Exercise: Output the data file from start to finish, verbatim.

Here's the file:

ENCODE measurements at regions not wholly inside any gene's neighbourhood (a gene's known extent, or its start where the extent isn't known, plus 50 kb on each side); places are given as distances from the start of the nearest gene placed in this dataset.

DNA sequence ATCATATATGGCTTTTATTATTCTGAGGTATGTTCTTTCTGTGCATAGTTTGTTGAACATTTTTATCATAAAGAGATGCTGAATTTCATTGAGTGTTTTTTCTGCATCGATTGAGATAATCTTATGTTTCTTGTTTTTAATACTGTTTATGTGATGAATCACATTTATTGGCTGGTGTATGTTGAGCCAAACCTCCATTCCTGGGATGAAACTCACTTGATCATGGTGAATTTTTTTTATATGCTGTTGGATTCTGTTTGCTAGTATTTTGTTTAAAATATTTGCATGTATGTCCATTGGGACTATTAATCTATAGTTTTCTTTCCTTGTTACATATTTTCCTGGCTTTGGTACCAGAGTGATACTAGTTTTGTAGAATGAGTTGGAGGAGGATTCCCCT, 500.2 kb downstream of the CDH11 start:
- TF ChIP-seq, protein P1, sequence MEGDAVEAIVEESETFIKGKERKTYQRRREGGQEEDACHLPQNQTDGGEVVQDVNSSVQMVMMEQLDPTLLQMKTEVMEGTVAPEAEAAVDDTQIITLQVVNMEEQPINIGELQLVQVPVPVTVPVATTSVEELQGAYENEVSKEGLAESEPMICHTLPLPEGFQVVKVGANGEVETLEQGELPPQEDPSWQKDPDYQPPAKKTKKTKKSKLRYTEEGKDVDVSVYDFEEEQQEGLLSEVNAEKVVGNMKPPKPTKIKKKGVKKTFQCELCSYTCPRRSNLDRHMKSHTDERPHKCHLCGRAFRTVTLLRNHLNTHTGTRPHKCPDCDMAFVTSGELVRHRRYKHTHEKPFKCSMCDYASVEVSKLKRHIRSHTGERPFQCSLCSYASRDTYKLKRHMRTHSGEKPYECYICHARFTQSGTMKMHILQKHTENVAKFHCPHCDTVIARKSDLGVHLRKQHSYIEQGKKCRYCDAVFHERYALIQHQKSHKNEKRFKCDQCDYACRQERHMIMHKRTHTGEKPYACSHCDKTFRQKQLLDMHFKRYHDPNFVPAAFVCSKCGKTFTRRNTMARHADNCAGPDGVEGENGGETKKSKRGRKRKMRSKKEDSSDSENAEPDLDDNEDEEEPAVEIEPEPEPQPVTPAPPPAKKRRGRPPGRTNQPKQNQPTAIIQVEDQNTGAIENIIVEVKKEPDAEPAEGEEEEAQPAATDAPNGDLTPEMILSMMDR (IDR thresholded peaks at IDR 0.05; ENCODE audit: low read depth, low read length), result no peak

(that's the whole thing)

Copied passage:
ENCODE measurements at regions not wholly inside any gene's neighbourhood (a gene's known extent, or its start where the extent isn't known, plus 50 kb on each side); places are given as distances from the start of the nearest gene placed in this dataset.

DNA sequence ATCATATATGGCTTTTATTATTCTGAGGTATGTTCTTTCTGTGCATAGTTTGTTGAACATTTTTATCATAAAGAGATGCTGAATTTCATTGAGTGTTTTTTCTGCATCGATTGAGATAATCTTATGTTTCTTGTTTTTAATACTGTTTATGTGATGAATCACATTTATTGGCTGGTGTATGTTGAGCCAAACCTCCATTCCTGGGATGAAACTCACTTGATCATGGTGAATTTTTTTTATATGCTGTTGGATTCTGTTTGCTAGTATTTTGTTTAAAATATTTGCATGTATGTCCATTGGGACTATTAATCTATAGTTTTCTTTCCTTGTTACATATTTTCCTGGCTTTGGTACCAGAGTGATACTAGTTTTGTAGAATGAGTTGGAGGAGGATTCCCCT, 500.2 kb downstream of the CDH11 start:
- TF ChIP-seq, protein P1, sequence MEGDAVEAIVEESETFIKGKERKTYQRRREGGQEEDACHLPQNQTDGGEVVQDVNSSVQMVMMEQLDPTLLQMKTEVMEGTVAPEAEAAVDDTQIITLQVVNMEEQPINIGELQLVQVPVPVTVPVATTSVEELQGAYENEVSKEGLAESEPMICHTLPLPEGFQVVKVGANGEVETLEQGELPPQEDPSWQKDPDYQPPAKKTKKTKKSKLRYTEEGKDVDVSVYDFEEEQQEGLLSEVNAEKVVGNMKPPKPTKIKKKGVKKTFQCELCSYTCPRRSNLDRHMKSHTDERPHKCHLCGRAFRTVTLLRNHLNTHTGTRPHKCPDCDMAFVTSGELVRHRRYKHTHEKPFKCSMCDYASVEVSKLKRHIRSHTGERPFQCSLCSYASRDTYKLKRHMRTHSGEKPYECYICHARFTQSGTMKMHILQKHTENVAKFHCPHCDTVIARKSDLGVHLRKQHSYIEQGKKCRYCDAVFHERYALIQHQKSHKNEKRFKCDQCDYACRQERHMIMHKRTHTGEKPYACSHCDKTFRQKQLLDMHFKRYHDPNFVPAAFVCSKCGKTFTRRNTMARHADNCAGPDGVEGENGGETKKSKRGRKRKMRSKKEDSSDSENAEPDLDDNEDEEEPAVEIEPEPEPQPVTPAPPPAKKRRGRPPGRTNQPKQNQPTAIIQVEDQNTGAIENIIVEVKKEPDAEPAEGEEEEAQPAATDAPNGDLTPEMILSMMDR (IDR thresholded peaks at IDR 0.05; ENCODE audit: low read depth, low read length), result no peak